He suffered multiple complications in the past 8 years including ischaemic colitis and required an emergent bowel resection and loop ileostomy. He subsequently had his ileostomy reversed, however, was unable to tolerate bowel continuity due to a distal rectal stricture and was treated at a tertiary medical centre, where he had a colostomy. This was then complicated by a small bowel obstruction requiring an extensive lysis of adhesions 4 years ago. On imaging 1 year later, he was found to have a left pelvic AVM with large varix draining into the iliac vein and a dominant arterial feeding branch originating from the aorta with innumerable foci of embolic material (figure 2). Three years ago, he underwent a colonoscopy due to pain and bleeding from his rectum, but there was no evidence of infiltration by the AVM. He then underwent an angiogram with interventional radiology, where he was found to have dense embolic material in his pelvis, diminutive left internal iliac artery, hypertrophied left lumbar artery and collaterals from the right internal iliac artery feeding the AVM and no large draining vein (figure 3). Given his persistent rectal pain and bleeding, he underwent an open rectosigmoidectomy with near total proctectomy, and pathology was consistent with active proctitis and colitis. He tolerated the operation and was doing well for approximately 1 year until he represented to the Emergency Department with gluteal pain 2 years ago.

Figure 2

MRI showing persistent arteriovenous malformation.

Figure 3

Interventional radiology angiography demonstrating arteriovenous malformation (AVM). (A) Light greyed out region represents previously treated AVM. (B) Persistent arteries likely feeding and supplying the AVM.

Investigations

Considering his symptoms of gluteal pain and discomfort he underwent imaging which showed a gluteal fluid collection involving what was thought to be arterially migrated Onyx embolisation metallic particles. He underwent surgical incision and drainage of the fluid collection with removal of Onyx material due to non-target embolisation, and the wound was primarily closed. However, over the course of the next few months he continued to have drainage from two punctate lesions on his left gluteus (figure 4).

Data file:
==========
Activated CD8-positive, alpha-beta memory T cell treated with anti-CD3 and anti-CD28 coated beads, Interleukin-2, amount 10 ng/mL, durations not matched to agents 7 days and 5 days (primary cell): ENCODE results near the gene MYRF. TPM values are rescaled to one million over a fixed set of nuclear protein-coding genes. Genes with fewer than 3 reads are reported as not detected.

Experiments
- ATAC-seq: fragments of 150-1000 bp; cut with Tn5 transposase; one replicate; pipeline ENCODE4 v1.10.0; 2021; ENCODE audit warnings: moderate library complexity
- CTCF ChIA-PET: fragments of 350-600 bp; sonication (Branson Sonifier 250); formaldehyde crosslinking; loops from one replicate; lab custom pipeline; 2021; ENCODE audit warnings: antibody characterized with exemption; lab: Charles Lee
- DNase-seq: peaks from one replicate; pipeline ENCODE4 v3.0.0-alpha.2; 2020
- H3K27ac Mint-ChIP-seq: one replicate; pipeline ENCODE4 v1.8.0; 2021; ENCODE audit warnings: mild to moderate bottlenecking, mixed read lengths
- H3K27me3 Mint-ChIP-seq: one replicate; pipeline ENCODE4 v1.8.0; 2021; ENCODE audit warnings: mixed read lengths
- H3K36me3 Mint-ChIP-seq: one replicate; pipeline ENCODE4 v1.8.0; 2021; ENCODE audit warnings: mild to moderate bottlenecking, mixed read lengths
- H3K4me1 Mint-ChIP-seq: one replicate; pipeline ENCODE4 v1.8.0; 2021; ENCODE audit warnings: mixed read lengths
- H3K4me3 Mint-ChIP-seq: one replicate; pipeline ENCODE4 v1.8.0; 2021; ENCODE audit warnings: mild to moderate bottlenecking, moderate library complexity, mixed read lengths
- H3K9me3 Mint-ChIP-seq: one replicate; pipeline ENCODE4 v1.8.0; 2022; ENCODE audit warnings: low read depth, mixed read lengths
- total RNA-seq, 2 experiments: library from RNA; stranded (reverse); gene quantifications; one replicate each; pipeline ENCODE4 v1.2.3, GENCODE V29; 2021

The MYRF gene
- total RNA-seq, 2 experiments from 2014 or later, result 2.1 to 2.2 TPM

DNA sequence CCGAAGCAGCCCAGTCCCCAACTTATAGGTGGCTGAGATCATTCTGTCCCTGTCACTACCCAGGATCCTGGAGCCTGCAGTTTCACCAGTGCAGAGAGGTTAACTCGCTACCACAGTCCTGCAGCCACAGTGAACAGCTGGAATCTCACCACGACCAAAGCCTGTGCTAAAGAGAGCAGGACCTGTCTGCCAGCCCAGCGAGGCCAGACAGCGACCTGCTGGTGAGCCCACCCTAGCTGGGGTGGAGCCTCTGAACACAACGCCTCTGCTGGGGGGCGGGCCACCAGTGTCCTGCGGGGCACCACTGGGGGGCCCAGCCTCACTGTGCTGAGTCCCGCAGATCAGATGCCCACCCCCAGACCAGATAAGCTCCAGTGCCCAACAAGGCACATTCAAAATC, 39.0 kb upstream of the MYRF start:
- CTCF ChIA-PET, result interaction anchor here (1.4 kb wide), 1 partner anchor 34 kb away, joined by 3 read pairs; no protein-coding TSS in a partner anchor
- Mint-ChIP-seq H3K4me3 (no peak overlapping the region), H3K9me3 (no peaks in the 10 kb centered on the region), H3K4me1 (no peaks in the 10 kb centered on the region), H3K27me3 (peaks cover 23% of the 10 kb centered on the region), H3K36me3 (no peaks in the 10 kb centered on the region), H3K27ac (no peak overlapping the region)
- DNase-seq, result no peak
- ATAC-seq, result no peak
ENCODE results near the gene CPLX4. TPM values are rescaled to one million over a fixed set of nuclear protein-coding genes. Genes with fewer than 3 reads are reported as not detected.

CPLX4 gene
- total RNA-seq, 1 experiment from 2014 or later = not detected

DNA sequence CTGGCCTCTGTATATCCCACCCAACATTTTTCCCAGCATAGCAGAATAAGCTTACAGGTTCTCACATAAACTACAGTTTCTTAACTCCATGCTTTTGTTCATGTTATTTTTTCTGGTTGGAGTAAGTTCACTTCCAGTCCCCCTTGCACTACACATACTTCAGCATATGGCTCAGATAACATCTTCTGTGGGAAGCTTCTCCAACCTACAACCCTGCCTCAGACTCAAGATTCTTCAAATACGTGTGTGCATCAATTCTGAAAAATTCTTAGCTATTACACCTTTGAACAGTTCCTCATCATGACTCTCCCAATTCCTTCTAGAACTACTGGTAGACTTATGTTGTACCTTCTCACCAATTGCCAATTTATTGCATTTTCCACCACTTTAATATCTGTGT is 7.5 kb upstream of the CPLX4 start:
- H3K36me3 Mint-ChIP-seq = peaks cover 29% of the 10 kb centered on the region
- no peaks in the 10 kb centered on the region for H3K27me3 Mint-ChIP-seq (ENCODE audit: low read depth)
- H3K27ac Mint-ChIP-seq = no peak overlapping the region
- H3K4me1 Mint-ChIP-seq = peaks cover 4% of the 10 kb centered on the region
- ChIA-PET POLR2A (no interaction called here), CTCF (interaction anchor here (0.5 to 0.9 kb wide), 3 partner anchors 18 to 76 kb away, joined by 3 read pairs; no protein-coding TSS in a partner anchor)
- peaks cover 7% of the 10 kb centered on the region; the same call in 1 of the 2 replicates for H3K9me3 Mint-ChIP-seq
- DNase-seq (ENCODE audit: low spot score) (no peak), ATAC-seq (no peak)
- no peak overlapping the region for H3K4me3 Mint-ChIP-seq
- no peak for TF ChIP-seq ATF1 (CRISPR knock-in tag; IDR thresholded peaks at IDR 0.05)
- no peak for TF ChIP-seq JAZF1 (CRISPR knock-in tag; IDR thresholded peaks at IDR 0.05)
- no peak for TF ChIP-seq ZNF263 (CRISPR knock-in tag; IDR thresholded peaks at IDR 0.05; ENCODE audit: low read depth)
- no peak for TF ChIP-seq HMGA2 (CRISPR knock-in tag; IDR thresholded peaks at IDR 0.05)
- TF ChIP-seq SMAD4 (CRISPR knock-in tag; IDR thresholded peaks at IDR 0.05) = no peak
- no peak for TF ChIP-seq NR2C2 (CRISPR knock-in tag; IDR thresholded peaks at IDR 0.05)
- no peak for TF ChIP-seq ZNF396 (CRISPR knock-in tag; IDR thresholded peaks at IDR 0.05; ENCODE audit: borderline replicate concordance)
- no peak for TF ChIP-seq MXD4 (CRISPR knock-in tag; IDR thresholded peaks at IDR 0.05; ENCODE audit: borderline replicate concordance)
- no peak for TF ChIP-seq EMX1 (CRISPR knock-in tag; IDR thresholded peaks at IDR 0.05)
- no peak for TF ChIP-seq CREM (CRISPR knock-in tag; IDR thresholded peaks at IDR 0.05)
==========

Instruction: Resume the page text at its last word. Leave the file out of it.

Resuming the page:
Figure 4

Onyx material expressed from sinus tracts.

Differential diagnosis

There was clear evidence that he was draining Onyx material from his fistulous tracts through the subcutaneous tissues of his buttocks as a result of non-target embolisation. Imaging was able to confirm deep tracts with an unknown connection to his rectum, and full operative exploration was able to fully delineate the anatomy.

Treatment

Given his slow healing, he underwent additional imaging which did not reveal a residual fluid collection. He was seen in clinic 1 year ago, where he was found to have two chronically draining sinus tracts on his left gluteal buttocks, approximately 6 cm tracking anterior and 11 cm deep secondary to foreign material from his previous embolisation. He underwent a tractogram which showed a fistulous connection between the two tracts and Onyx particulate matter that could be expressed from the wound tracts (figure 5). He was taken to the operating room, where his sinus tracts were laid open approximately 30 cm over an area of 75 cm2 without an obvious deep or intrapelvic source and no evidence of foreign material (figure 6).

Figure 5

Sinus tracts on left buttock tracking to pelvis.

Figure 6